Journalists Tell Oversight Committee Bureaucrats Make FOIA Process ‘Useless’
Members of a House oversight committee were outraged during a bizarre hearing Tuesday in which congressmen listened to journalists discuss how government agencies intentionally botched formal requests for information.
The reporters told the House Committee on Oversight and Government Reform of numerous instances where agencies needlessly delayed, denied or redacted Freedom of Information Act requests. The FOIA guarantees the public access to all government documents, subject only to nine exemptions such as for privacy, commercial privilege and national security.
The journalists also suggested that government employees who violate the FOIA law should be prosecuted. There are currently no consequences to bureaucrats who don’t abide by the statute that has been on the books since 1966.
FOIA is a “pointless, useless shadow of its former self,” said former CBS investigative reporter Charyl Attkisson.
“Our role of objectively reporting the facts has been increasingly blocked,” said Newsweek Finance Editor Leah Goodman. “There is a motive for unresponsiveness and unaccountability.”
Committee chairman Jason Chaffetz, R-Utah, noted that President Obama promised at the outset of his first term that his administration would champion an unprecedented level of openness in the federal government.
Chaffetz held up an April 2009 memo that ordered agencies to allow the White House to review any requested documents that involved “White House equities.” There is no provision in the FOIA for the assertion of such a White House privilege.
“I don’t care who’s in the White House, it’s wrong, it’s wrong, it’s wrong,” Chaffetz shouted.
He blamed the memo for at least part of the government’s steadily growing backlog of unanswered and incomplete FOIA requests and responses.
New York Times Assistant General Counsel David McCraw noted that lawsuits are often an essential part of the FOIA process to force agencies to release documents.
“Last year, I filed eight FOIA lawsuits on behalf of The Times,” McCraw said. “Much of that litigation was driven not by actual disagreement about legal issues, but in response to unacceptable delay by agencies. Forcing requesters to litigate to get a response is a waste of resources.”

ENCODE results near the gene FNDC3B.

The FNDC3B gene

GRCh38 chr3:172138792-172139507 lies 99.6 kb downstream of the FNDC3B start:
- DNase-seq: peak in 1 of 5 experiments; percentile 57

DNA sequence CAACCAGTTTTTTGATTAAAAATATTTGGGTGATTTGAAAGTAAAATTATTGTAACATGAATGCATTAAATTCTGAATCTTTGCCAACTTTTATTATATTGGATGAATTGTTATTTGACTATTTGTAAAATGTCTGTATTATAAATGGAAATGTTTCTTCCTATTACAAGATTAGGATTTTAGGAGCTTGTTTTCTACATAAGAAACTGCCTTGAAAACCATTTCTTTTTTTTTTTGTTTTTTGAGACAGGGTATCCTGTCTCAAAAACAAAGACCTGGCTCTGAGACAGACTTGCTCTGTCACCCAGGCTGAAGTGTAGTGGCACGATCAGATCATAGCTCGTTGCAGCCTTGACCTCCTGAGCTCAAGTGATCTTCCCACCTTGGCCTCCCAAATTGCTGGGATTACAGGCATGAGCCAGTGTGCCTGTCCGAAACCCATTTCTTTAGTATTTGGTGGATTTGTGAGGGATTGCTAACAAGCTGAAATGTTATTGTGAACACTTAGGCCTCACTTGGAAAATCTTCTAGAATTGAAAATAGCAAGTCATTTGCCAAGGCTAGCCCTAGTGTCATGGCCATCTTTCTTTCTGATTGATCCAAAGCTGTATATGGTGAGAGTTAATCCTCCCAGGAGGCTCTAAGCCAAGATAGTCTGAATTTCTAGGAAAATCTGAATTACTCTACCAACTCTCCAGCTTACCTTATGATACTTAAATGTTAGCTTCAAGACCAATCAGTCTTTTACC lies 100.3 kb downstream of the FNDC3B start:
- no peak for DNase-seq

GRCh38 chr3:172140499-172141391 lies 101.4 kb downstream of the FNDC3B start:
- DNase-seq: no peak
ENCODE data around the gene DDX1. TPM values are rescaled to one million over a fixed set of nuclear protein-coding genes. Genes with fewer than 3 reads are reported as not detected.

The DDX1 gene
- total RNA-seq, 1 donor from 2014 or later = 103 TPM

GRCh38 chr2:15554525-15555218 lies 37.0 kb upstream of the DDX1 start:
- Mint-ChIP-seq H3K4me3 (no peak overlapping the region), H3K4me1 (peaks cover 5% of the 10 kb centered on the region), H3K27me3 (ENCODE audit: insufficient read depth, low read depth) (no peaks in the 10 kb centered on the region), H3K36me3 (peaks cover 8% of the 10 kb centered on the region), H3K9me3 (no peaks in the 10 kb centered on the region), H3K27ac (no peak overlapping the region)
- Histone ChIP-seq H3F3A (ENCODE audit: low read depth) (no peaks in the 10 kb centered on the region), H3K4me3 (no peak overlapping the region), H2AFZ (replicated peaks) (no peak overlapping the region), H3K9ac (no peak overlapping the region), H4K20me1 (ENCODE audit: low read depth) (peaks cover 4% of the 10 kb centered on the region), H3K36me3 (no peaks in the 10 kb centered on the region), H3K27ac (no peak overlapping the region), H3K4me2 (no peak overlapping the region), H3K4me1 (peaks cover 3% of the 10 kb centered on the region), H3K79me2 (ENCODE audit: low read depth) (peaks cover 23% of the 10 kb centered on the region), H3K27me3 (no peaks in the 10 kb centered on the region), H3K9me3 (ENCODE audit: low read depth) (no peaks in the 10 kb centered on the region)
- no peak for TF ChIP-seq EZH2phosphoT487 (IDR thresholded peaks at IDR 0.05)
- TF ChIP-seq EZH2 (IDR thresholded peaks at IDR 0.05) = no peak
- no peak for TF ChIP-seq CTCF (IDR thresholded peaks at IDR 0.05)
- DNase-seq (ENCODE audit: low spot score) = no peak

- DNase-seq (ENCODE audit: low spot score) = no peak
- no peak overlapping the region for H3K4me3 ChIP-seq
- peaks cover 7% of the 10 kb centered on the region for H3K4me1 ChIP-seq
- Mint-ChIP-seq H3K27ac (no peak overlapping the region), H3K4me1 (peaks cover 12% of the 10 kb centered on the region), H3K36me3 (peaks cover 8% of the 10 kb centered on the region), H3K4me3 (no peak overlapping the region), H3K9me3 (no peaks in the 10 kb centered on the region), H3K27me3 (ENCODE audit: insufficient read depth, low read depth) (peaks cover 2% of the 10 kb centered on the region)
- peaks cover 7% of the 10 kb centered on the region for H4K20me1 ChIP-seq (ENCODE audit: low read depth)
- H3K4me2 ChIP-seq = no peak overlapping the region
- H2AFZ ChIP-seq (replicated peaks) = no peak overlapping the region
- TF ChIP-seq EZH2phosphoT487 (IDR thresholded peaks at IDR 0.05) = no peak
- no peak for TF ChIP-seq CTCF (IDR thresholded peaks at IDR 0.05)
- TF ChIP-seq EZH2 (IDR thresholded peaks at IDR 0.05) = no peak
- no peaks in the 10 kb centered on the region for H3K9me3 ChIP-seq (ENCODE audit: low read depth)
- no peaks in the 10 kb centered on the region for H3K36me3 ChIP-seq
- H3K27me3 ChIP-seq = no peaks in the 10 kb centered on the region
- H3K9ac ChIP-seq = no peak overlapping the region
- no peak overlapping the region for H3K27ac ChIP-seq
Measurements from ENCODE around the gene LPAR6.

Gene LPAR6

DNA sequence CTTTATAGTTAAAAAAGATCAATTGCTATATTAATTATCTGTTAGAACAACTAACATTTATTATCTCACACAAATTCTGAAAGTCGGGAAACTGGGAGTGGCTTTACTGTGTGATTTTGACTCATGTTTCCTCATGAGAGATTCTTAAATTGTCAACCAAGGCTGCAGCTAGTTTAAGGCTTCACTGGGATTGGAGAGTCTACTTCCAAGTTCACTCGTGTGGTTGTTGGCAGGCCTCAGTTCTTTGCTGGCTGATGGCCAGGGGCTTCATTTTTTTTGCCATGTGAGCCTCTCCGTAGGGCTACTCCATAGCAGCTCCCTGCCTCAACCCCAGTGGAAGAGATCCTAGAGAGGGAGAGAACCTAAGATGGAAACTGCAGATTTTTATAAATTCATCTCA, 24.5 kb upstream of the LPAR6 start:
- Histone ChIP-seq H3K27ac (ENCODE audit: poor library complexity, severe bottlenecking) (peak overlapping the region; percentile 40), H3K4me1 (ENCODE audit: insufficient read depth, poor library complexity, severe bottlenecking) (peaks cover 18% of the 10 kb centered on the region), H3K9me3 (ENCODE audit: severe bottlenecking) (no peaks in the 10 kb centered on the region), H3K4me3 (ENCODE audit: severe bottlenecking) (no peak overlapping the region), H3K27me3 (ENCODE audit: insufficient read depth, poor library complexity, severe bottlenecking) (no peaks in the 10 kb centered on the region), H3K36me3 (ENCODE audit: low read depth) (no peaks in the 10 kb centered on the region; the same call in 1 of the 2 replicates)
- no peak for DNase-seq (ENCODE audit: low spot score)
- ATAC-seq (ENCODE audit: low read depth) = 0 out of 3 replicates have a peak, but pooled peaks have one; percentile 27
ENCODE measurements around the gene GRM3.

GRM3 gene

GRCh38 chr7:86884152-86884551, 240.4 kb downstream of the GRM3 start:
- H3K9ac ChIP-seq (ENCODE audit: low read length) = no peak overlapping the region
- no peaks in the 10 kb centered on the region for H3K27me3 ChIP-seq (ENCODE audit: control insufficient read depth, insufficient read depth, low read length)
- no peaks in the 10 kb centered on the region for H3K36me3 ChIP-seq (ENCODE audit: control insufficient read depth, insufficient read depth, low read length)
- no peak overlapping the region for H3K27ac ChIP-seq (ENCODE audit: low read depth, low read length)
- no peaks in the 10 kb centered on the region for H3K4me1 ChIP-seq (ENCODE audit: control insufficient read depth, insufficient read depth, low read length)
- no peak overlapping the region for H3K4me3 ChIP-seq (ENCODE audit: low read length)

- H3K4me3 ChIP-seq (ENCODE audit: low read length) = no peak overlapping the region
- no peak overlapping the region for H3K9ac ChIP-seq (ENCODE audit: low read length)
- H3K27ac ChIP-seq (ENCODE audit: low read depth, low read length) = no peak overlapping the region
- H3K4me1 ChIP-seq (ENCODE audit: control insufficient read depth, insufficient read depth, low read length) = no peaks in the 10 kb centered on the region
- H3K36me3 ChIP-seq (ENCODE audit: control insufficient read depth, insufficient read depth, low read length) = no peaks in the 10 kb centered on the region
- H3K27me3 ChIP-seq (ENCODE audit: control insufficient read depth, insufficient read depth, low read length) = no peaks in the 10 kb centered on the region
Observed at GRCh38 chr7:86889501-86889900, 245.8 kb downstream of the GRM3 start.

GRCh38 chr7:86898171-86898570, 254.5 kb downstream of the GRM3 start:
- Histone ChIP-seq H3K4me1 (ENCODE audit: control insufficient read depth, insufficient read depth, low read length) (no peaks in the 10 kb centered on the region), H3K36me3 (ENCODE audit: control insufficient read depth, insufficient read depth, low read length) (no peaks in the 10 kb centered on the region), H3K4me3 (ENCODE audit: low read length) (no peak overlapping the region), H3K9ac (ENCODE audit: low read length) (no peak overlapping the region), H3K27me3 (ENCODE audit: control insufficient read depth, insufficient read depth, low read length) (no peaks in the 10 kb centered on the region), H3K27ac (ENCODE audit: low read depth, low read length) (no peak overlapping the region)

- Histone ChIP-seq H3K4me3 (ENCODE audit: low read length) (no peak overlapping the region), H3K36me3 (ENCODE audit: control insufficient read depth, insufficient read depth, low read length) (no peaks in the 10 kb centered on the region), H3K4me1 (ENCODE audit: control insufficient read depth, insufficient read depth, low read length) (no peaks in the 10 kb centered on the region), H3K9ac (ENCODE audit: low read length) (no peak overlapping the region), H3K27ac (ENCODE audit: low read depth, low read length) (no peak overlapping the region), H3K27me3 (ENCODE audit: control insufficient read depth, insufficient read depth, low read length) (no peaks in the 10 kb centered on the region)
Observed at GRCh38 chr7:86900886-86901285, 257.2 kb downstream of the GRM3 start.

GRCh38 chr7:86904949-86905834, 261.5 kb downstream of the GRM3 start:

Attkisson said that agencies spend substantial amounts of taxpayer dollars on such lawsuits in their efforts to withhold information from the public.
Mark Meadows, R-N.C., noted that he knew of no FOIA officers that were fired for giving out too much information.
“There is no penalty to routinely violate the law,” said Vice Investigative Reporter Jason Leopold.
He and Attkison both recommended that violators of FOIA law should face prosecution.
McCraw said the problem was an issue from the top down where agencies executives require FOIA officers to withhold as much information as possible.
“The leaders for many of those agencies are permitting staff to allow those deadlines to pass,” McCraw said. “This is a management problem.”
One way agencies often deter journalists seeking government documents is by simply ignoring their requests.
“Agencies take the 20 day time limit as a suggestion, rather than a rule,” Chaffetz said. Federal agencies are required to at least acknowledge receipt of FOIA requests within 20 business days of receiving them.
McCraw suggested that FOIA officers be required to communicate regularly with requesters and to provide status updates.
Newsweek’s Goodman shared with the committee a quip that is often repeated among journalists: “If you want to know what you’re writing about in three years, file a FOIA.”
Chaffetz also said that the exemptions to deny requests “are far narrower than agencies claim.”
The journalists noted that one exemption – (B)5, which lets agencies withhold documents if it was part of their decision-making process – has become the biggest FOIA headache for reporters.
“The use of that exemption has increased astronomically,” said Leopold.
The hearing will continue Wednesday at 9 a.m.
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